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Northwestern University

Survey Says...

As dedicated members of the Weinberg faculty, you spend substantial time preparing for your teaching responsibilities each quarter. While most faculty and instructors spend time updating the course syllabus, selecting readings or practice problems, and planning for assessment, students would ask that you also set aside some time to plan your Canvas course site.

In TLT's two most recent Canvas student satisfaction surveys, conducted in Spring 2021 and Fall 2021, we included questions about what students prefer to see in faculty usage of Canvas. We wanted to get feedback on what's helpful to students and how faculty can best spend their time when setting up a Canvas site for a course. With over 800 respondents in Spring 2021 and 1600 in Fall 2021, these results offer meaningful insight into student sentiments regarding Canvas.

Specifically, students were asked: "We often hear that students want their instructors to organize their Canvas sites consistently. Which of these elements do you feel would help with that organization?"

Ranked from most to least helpful, here is how students responded:
Canvas Action % of Respondents Rating Action “Very Helpful”
Listing topics, contents, and assignments week by week 90%
Posting grades in Canvas 88%
Adding assignment due dates so that assignments appear in the syllabus tool 84%
Posting course materials in pages or modules 83%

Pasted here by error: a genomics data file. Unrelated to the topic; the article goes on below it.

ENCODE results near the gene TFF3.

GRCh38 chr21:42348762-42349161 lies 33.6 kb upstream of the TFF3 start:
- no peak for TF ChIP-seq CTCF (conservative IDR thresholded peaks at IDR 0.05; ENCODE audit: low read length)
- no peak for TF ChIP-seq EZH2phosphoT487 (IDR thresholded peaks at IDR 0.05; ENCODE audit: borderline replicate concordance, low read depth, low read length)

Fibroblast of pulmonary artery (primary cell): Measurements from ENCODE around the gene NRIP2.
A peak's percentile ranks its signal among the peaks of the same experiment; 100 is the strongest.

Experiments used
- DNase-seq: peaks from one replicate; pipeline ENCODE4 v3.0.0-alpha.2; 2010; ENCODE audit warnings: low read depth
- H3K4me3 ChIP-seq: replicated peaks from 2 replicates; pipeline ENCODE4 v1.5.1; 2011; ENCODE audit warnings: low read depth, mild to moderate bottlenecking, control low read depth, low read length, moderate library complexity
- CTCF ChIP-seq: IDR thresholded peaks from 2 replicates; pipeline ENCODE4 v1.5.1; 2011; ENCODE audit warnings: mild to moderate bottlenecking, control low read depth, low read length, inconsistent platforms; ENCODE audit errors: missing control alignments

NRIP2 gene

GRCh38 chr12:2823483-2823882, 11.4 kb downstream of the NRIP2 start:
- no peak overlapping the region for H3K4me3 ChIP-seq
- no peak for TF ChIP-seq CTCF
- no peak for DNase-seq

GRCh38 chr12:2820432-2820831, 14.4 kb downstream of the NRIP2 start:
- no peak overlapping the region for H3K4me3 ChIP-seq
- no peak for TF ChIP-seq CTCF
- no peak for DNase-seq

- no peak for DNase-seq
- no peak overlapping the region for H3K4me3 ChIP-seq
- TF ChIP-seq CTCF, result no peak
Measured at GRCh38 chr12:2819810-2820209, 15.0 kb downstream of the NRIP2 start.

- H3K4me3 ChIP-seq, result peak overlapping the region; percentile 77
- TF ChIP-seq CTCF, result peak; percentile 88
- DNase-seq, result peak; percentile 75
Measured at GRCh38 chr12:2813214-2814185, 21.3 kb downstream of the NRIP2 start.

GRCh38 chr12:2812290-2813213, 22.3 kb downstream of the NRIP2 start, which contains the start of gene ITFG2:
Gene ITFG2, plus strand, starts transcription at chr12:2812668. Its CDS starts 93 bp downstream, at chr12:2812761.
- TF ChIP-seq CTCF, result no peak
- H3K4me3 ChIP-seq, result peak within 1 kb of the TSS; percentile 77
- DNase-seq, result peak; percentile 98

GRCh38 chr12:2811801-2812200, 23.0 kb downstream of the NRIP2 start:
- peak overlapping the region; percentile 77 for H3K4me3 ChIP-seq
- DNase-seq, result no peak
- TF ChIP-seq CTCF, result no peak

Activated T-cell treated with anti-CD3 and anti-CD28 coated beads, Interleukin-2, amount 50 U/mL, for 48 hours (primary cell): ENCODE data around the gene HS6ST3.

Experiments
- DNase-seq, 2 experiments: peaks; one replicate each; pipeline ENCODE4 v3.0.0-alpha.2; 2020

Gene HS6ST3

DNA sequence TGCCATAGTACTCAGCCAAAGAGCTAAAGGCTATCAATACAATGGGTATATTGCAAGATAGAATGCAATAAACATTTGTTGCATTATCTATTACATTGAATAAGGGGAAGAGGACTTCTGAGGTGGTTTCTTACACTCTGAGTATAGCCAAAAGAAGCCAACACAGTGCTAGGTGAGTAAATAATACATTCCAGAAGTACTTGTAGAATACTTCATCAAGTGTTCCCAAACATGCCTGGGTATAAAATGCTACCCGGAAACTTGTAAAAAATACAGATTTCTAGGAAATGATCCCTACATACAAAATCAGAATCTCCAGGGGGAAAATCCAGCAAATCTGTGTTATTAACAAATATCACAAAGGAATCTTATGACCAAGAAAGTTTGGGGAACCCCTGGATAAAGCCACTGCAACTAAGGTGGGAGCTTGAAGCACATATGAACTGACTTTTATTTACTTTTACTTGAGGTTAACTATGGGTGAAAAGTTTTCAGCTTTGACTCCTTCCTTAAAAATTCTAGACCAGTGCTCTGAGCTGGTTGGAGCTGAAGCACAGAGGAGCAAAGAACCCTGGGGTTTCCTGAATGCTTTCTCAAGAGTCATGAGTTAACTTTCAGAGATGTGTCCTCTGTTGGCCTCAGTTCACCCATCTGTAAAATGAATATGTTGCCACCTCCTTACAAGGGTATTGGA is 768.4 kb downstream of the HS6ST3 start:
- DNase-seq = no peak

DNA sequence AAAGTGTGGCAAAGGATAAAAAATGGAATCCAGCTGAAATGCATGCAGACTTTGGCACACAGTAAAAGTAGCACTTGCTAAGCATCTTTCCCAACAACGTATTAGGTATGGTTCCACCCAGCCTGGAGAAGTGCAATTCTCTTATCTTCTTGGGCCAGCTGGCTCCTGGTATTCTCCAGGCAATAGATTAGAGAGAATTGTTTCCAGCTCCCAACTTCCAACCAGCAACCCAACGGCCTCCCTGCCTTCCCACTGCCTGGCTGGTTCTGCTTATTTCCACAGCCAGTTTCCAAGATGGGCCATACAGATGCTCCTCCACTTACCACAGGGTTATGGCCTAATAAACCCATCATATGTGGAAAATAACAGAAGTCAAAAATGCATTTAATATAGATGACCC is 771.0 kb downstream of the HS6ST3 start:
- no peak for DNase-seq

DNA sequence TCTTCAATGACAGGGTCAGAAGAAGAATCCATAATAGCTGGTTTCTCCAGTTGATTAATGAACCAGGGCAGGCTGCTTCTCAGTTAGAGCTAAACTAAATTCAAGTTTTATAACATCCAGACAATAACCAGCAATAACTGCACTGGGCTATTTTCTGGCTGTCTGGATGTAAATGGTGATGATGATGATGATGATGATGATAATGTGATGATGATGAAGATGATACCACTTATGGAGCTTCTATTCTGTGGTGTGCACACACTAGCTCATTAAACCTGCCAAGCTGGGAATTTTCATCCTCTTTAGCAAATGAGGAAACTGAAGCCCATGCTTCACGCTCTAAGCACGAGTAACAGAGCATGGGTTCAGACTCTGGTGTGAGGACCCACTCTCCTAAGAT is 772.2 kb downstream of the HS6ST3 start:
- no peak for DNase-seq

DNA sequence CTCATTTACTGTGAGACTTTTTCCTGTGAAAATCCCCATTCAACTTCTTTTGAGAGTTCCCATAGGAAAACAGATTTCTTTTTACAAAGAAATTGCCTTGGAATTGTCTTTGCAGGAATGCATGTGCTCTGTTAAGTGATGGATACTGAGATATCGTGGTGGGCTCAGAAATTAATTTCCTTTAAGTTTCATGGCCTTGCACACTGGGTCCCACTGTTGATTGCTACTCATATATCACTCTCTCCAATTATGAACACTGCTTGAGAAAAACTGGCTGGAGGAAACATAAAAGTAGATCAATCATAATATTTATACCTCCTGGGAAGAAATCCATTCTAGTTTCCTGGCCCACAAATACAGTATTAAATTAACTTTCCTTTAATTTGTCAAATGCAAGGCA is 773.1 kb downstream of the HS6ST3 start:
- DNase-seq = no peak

Having a downloadable version of the syllabus 77%
Using Announcements to post course information and updates 70%
Filling in the top area of the syllabus tool with information about the course 67%
Reducing the number of items in the left navigation 52%
Posting course materials in the files area 47%
Communicating via Inbox (Canvas internal email) 34%

The results for this question were nearly identical in both Spring 2021 and Fall 2021.

These insights were shaped by the remote learning period, during which students and faculty relied heavily on Canvas to maintain academic progress. Still, the wishes of students for faculty usage of Canvas continue even with the return to in-person learning. Students have seen the power of Canvas as an organizational and pedagogical tool. As they juggle the assignments and deadlines of their multiple courses in addition to their other commitments, Canvas can be a valuable tool for staying on top of their academic work.

Specifically, students appreciate Canvas being utilized for its two primary functions: organization of course content and communication about progress and updates in a course. Here are some resources to help you build an organized Canvas course site and use it for key communication tasks:

The Teaching & Learning Technologies team is available to consult with instructors on their Canvas courses. Whether you are starting from the beginning of your building process or needing help with the final details, we can help you build a Canvas course that students will enjoy using. Request a consultation.

Time spent building an organized, robust Canvas course will pay dividends over time. Since instructors can import content from one course to another, and even send content to colleagues in cases of collaborations or changed teaching assignments, the investment in building course content in Canvas benefits you and your students now and in the future.

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